Shifting to Subscription: Xyte aims to become Shopify for hardware manufacturers
When the pandemic put a freeze on their meeting room space management business, this startup's co-founders pivoted to create a breakthrough Hardware-as-a-Service platform
Product: Connected Device Management Platform (CDMP)
Raised: $6.4 million
Founders: Omer Brookstein, Boris Dinkevich
Omer Brookstein and Boris Dinkevich met a little over two years ago through an online forum for the IDF’s 8200 unit alumni.
Brookstein, who spent over a decade working in different roles at Crestron Electronics, an American corporation in the workplace technology field, and Dinkevich, a veteran from the software development world, joined forces to leverage the power of the cloud to co-found Xyte (formerly known as SyncPro) in early 2020. Brookstein serves as the company’s CEO and Dinkevich as CTO.
"When I was working at Crestron," Brookstein said, "I became very frustrated. Although I was selling top-notch hardware for hundreds of thousands of dollars to large enterprise customers such as EMC and McKinsey, they were often disappointed with the software that came along with it since the software was not supporting their needs. What would inevitably happen is that my customers or their CIOs would call me and say, ‘Omer, I have to be honest with you. Your hardware is great, but the software is just not on par.’
"So, when I left Crestron I was determined to develop the best cloud platform for those CIOs and their IT teams to remotely manage and monitor their collaborations, spaces and devices."
The realization that led to the pivot
The pair excitedly went to work creating a platform to revolutionize the way customers support their meeting room spaces. They even had POCs in place with leading enterprises, but just as they were gaining some momentum, the Covid-19 pandemic hit. “Nobody wanted to buy software to manage physical meeting spaces,” Brookstein said, “because there was simply no need for it - nobody was meeting in person."
Throughout the ordeal, Brookstein and Dinkevich remained optimistic, believing that the pandemic would only last a few months and face to face meetings would soon return, along with their core business. However, as the pandemic wore on, they made a shift.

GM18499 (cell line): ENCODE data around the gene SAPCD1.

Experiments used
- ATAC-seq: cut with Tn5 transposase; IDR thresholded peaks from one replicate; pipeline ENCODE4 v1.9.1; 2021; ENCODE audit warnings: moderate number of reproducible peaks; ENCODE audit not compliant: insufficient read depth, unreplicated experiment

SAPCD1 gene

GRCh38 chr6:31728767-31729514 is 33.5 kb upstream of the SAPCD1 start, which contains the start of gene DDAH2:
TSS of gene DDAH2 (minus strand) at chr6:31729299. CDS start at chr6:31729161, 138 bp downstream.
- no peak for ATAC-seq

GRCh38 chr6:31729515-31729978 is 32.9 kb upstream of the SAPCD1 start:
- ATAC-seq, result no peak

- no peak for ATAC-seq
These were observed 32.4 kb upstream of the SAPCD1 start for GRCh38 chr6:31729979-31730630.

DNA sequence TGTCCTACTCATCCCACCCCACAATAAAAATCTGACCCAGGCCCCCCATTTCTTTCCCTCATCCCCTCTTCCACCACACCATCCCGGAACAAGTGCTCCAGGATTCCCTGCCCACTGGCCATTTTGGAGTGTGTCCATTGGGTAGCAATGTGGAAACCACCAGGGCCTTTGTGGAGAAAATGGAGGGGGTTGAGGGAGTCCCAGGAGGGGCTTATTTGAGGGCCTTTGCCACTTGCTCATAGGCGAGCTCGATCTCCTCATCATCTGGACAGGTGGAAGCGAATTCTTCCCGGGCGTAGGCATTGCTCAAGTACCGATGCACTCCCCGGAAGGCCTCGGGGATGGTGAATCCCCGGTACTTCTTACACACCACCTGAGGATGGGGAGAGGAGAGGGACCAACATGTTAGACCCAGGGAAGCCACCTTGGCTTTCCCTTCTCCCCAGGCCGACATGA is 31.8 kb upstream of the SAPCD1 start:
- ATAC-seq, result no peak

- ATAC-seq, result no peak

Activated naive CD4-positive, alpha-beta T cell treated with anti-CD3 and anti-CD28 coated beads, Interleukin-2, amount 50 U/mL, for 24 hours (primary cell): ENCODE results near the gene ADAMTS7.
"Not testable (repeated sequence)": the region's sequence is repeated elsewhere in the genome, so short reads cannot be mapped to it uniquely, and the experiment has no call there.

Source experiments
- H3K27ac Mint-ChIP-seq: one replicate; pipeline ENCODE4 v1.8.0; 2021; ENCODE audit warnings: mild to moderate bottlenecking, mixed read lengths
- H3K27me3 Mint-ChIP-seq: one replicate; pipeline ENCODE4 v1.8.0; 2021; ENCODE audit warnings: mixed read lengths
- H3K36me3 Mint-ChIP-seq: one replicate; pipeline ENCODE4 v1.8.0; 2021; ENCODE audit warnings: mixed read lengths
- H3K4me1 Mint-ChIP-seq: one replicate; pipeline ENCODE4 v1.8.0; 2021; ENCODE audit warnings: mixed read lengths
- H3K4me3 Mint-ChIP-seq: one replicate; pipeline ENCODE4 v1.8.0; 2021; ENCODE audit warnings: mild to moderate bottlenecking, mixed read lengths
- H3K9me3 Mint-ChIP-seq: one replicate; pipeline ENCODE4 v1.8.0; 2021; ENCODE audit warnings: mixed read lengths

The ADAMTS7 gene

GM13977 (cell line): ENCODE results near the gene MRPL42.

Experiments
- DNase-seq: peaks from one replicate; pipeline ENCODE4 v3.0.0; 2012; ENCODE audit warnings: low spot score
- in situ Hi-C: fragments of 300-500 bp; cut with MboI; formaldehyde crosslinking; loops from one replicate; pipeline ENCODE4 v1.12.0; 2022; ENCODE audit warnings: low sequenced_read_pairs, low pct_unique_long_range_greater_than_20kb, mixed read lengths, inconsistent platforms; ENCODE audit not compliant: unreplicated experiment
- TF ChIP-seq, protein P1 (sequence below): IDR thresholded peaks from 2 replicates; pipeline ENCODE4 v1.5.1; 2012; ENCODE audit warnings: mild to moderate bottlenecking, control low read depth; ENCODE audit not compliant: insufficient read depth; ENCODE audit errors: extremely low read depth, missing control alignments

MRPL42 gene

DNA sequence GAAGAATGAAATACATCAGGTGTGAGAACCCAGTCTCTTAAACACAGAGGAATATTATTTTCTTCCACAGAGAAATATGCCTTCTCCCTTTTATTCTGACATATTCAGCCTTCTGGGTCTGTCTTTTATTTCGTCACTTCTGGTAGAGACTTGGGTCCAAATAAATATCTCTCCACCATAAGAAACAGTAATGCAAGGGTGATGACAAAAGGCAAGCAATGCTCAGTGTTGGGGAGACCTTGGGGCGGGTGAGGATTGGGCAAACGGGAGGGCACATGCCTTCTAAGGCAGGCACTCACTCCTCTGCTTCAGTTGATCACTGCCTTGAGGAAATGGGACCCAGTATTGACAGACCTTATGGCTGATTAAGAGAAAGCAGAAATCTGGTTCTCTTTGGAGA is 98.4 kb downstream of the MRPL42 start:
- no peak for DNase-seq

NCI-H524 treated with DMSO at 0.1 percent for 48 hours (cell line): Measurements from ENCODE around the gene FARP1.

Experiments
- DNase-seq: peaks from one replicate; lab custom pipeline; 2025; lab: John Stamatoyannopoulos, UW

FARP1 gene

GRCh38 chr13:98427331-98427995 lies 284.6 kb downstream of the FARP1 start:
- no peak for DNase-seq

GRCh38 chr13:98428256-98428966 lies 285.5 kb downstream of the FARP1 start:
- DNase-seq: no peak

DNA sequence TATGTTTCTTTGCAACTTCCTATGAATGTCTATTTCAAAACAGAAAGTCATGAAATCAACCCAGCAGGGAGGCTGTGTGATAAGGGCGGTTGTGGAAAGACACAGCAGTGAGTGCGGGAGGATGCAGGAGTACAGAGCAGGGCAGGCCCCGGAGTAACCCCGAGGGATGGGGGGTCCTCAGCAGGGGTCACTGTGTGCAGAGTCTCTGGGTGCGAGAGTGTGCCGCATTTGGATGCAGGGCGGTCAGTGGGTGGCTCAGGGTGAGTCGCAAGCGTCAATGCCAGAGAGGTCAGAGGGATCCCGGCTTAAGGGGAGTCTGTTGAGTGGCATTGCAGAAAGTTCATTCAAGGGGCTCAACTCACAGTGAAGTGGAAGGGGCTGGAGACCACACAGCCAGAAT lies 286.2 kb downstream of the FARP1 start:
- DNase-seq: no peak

"Our colleagues in the business world started asking us, 'What's the difference between managing meeting space technology and managing other systems, like WiFi for underground shopping malls , or solar panels systems?'" Brookstein said. "We thought about it and realized that there was really not much of a difference. This led Boris and I to come to the realization that by using our technology we could solve a much larger problem than we first thought."
"Let's be honest, we now live in an era of subscriptions," says Brookstein. "You order your Netflix, Amazon, and even coffee that way. Some of the largest and most successful companies in the world, like Microsoft and Apple, either started with or shifted to subscription models. It seems like nearly everything today is subscription-based. Think about companies like Wix or monday.com. Everyone knows about and uses SaaS (Software-as-a-Service) but what about Hardware-as-a-Service (HaaS)? That's where we come in. Xyte is a SaaS platform, but for hardware manufacturers".
Brookstein believes it all starts with the mindset and going back to basics. "A new way of thinking requires a new set of tools and Xyte is about leveraging those opportunities," he says. "We focus on B2B hardware manufacturers. They would like to "cloudify" their products: connect them to the cloud, add new services and subscription-based business models, etc. but they simply don't have the tools to do so. It's not in their wheelhouse."
Brookstein says that launching a SaaS company today is relatively easy as all the tools and support are out there, but not so for hardware manufacturers. "Let say you are a connected device manufacturer you probably have a CRM in place to manage all your customers and an ERP to manage all of your enterprise resources, what you don't have is a Connected Device Management Platform (CDMP), which is a suite of cloud-based tools which allows you to manage all your connected device business end-to-end.
"The bottom line is that we want to enable hardware manufacturers to modernize their businesses. We have all sorts of clients in all kinds of verticals. We help hardware manufacturers change their current working model into a subscription model, just like Netflix, where they can remotely add or remove device features. All the big companies like Apple and Cisco are doing it. Hardware manufacturers are slow to adopt, but they are gradually joining. Hardware manufacturers that don't wake up and join the HaaS revolution, will become irrelevant.
"Instead of buying a collaboration display, customers will soon be able to buy collaboration services,” says Brookstein. “The customer still has the physical device through the subscription period, but pays for usage of the applications enabled through Xyte."
The Shopify for hardware
Upon reflection, Brookstein looks back on the Covid-19 pandemic not as an obstacle, but an opportunity. "When the pandemic started to wane, we were able to market our previous solution, selling meeting space management technology, to major clients like Applied Materials Sisense, eToro, Lightricks and others. So that business started to pick up, but we realized we have a much bigger opportunity in front of us with HaaS, so even though it took some time, we are glad we decided to pivot. We were bootstrapped for the first year but recently doubled our team size to about 16 people, mostly in Israel and a few abroad.”
As for the future, Brookstein is now focused on providing the best solution for Xyte's customers. "We want to become the next Shopify for hardware manufacturers - and I believe it’s there for the taking."